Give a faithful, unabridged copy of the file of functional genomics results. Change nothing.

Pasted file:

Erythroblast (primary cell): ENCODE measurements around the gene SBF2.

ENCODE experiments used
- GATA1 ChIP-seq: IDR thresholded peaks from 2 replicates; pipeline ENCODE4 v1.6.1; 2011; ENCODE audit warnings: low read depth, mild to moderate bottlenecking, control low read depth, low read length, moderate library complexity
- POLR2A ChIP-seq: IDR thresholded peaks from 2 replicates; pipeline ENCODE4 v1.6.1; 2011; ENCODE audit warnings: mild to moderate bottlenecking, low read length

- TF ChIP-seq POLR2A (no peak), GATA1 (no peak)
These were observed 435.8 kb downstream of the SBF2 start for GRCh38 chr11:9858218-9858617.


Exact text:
Erythroblast (primary cell): ENCODE measurements around the gene SBF2.

ENCODE experiments used
- GATA1 ChIP-seq: IDR thresholded peaks from 2 replicates; pipeline ENCODE4 v1.6.1; 2011; ENCODE audit warnings: low read depth, mild to moderate bottlenecking, control low read depth, low read length, moderate library complexity
- POLR2A ChIP-seq: IDR thresholded peaks from 2 replicates; pipeline ENCODE4 v1.6.1; 2011; ENCODE audit warnings: mild to moderate bottlenecking, low read length

- TF ChIP-seq POLR2A (no peak), GATA1 (no peak)
These were observed 435.8 kb downstream of the SBF2 start for GRCh38 chr11:9858218-9858617.